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Intentional Marriage

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As Boomers, we are entering the autumn of our lives. 


Things are changing in our families, relationships and marriages just as sure as the leaves are turning gold and yellow all around us.  This can be a glorious time in our marriages or a time of increasing darkness and cold.  It all depends on how intentional we are about our relationships. 
Are you and your spouse in an “intentional” relationship?  Or will the two of you end up going wherever the autumn winds take you?                 

     Have you sat down and talked about those issues that can make or break a Boomer marriage?  Issues such as retirement, empty nest, down-sizing, changing health-care needs, elder care, income changes, money management, changing roles and so forth represent major changes in the dynamics of a marriage.  Are you and your spouse being intentional about these changes?  And what do we mean by “intentional”?   

  Wikipedia defines the “intentional lifestyle” as follows:  “Any lifestyle based on a conscious attempt to live according to agreed upon values and beliefs including those based on religion and ethics.” 
     Another way of looking at it is not being reactive or not letting inertia carry us through decisions, changes and passages. 

 The Research  

     There was an interesting article in the New York Times recently called “Decisive Marriage” written by University of Denver researcher Tara Parker-Pope. 

       Based on a five-year study of 1,294 young adults between the ages of 18 and 34, researchers found that, among other things, planning and having a big wedding was related to a stronger marriage…an outcome that surprised them..    

     It turns out that planning and discussing the details of the wedding was indicative of intentionality in the relationship. On the other side of the spectrum, couples who “hooked up”, moved in together and then married without much planning had less successful marriages.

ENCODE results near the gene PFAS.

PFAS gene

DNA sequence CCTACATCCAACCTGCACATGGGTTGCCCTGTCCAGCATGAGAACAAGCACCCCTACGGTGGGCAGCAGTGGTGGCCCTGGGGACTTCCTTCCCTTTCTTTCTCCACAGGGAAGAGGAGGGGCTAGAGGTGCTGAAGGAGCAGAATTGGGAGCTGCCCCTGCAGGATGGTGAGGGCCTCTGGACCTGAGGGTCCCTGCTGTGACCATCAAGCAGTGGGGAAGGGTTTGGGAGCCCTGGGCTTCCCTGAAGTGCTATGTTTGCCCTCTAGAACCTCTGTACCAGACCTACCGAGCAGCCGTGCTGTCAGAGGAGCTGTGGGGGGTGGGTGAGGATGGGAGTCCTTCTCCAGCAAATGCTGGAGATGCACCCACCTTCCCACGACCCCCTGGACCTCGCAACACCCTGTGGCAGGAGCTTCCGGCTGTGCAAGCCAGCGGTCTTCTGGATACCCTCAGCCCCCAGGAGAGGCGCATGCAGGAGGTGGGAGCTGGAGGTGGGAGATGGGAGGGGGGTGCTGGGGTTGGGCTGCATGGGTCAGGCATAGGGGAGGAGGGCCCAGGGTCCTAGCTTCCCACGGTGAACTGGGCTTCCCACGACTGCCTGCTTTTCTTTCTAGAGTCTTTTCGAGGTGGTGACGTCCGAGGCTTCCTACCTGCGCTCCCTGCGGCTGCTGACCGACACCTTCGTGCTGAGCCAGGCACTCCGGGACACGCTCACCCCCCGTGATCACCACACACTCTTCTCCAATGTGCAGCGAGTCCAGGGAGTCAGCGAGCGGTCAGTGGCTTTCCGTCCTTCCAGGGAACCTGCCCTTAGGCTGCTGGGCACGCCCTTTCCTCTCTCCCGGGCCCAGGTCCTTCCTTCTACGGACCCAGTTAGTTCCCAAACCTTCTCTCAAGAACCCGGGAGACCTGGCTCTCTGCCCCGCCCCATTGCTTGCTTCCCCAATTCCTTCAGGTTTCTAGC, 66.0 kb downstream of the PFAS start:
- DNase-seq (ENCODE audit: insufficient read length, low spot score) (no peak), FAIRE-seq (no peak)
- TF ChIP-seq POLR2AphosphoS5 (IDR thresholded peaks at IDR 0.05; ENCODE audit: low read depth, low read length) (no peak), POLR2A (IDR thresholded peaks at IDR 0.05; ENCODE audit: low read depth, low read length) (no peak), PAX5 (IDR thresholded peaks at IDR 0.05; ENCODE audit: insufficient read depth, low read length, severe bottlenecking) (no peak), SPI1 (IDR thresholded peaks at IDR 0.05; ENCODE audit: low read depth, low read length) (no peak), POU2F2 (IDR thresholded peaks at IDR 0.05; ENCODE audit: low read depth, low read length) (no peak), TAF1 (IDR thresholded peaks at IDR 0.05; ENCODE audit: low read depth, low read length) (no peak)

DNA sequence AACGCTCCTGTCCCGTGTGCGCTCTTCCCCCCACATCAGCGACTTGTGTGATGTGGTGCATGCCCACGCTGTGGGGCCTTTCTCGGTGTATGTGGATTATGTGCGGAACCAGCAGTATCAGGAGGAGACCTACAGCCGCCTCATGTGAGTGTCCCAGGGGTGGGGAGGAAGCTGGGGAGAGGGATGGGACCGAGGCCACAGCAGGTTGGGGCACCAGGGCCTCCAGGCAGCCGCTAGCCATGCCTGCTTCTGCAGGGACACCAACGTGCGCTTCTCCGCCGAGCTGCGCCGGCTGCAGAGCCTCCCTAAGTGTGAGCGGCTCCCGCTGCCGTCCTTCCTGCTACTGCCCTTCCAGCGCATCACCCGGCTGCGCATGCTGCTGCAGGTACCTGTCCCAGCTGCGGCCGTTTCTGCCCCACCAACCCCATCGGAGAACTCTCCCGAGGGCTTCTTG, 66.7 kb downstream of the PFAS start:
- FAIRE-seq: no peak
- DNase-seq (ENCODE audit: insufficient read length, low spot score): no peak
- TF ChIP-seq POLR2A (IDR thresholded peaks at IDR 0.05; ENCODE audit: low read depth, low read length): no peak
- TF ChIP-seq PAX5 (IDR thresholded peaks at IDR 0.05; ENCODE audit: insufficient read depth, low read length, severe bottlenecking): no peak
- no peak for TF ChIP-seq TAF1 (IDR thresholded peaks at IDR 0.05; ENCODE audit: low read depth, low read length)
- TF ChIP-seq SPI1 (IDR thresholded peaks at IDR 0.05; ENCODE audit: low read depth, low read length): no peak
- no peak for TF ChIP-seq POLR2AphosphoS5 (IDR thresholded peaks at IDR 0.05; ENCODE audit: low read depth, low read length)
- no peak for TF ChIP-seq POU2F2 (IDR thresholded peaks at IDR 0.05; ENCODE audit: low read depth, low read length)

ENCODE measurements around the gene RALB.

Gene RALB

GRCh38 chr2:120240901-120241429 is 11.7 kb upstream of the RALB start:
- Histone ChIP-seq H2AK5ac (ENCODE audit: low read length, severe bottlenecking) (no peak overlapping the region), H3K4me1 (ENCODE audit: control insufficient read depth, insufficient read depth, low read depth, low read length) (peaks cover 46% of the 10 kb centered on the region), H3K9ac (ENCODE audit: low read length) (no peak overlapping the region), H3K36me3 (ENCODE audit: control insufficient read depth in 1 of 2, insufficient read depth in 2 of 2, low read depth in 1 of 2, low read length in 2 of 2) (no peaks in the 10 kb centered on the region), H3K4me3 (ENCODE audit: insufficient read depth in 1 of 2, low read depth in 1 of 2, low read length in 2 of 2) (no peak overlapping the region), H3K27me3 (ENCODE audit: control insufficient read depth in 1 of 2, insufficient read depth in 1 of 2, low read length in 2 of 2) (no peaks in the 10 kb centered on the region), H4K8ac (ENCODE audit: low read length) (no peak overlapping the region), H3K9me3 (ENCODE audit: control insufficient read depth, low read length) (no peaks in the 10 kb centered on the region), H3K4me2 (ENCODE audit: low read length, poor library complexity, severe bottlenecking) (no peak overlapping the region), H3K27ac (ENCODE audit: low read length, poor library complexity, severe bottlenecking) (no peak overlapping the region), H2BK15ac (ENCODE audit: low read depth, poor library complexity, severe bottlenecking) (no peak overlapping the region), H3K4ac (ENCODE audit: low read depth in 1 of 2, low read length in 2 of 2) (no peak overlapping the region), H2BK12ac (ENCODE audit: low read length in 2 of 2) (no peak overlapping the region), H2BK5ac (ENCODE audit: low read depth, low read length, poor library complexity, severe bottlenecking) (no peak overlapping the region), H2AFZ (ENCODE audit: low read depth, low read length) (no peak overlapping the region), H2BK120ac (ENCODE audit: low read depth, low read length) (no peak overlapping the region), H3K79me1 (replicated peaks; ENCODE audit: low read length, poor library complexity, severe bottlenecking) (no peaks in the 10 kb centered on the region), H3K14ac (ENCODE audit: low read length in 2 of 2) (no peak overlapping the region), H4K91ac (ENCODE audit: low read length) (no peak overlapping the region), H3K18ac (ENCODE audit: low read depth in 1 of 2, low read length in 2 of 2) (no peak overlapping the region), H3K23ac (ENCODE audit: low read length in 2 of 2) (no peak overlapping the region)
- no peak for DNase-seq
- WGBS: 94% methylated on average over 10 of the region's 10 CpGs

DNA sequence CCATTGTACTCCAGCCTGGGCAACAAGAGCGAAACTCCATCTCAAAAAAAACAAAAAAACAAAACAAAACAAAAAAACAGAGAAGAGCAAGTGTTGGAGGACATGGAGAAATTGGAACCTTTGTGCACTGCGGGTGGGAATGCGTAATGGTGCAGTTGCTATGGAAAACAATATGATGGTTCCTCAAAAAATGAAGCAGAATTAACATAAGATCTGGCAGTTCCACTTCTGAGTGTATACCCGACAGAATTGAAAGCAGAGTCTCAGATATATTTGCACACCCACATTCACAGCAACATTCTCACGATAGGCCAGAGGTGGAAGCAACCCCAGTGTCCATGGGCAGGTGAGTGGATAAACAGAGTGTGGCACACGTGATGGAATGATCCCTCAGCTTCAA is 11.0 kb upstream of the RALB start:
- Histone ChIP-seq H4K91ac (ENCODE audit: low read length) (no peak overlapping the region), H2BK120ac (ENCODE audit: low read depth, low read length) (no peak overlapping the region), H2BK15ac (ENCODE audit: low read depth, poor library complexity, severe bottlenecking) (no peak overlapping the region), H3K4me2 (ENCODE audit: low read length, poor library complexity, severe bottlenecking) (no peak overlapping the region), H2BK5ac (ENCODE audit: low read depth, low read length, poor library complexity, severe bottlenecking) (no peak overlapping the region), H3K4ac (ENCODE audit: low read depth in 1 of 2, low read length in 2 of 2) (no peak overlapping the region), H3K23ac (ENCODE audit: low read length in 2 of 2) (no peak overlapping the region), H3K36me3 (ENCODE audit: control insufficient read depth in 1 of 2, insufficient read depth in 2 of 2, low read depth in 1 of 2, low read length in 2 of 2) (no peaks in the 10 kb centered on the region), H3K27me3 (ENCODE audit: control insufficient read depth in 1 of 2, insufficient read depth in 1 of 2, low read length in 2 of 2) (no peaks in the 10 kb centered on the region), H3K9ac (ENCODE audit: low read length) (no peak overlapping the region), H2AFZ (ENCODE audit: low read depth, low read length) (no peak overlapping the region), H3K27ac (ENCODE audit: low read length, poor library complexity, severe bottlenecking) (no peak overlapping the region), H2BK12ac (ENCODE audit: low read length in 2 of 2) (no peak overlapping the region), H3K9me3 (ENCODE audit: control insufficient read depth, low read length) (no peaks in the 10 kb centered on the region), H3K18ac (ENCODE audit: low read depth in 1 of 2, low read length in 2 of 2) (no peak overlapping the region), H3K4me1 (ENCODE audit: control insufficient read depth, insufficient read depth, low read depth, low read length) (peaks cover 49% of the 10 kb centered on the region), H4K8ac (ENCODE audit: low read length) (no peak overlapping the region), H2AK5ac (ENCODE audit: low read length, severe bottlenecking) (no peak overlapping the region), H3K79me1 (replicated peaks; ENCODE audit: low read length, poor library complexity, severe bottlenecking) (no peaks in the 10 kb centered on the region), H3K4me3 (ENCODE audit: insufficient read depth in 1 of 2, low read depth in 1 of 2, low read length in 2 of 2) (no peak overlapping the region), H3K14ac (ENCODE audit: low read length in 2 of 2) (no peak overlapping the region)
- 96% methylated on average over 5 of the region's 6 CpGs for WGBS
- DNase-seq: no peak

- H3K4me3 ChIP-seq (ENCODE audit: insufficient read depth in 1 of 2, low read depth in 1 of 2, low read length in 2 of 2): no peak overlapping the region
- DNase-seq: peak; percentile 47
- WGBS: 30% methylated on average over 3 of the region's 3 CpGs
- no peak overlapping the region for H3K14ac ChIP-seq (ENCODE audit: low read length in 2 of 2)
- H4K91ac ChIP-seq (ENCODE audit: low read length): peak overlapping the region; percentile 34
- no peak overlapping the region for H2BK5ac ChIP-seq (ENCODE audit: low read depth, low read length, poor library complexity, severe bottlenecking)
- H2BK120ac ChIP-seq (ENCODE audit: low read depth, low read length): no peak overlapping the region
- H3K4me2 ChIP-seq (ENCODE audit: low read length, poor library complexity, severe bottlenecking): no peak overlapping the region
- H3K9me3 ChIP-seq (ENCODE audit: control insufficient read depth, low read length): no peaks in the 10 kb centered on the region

The Talk    

According to one researcher, sliding through life-altering transitions without having “the talk” leads to a poor marital outcome. “The talk” is when the couple takes time to discuss their mutual goals and define the relationship.  This is particularly important at a point of change.   

Researchers further found that “the talk” is important because when the couple makes an intentional decision regarding a change or transition in the relationship, they are much more likely to follow through on the commitment they have made to one another.   

     The major lesson taken from the study was that any couple wanting to work toward a successful marriage should make active, intentional decisions about their relationship and life-changing events rather than avoiding decision making and falling into circumstances.  In other words, we may fall in love, but that’s where the falling should end.   

       Have you had “the talk” lately? 

     Relationships are like personalities.  They grow and change with time and circumstances.  

     As our circumstances change, such as when the eldest child leaves home or one or both spouses retire, it’s important to check in with each other again…to have “the talk”.    

     If you and your spouse find yourself sliding through transitions such as we have mentioned, you may find yourself puzzled, unhappy or dissatisfied.  What may have worked all along in your marriage may now not be working at all.  You may find yourself spending more time together and not knowing how to handle it or disagreeing about financial decisions, downsizing plans, time spent with grandchildren and even household chores.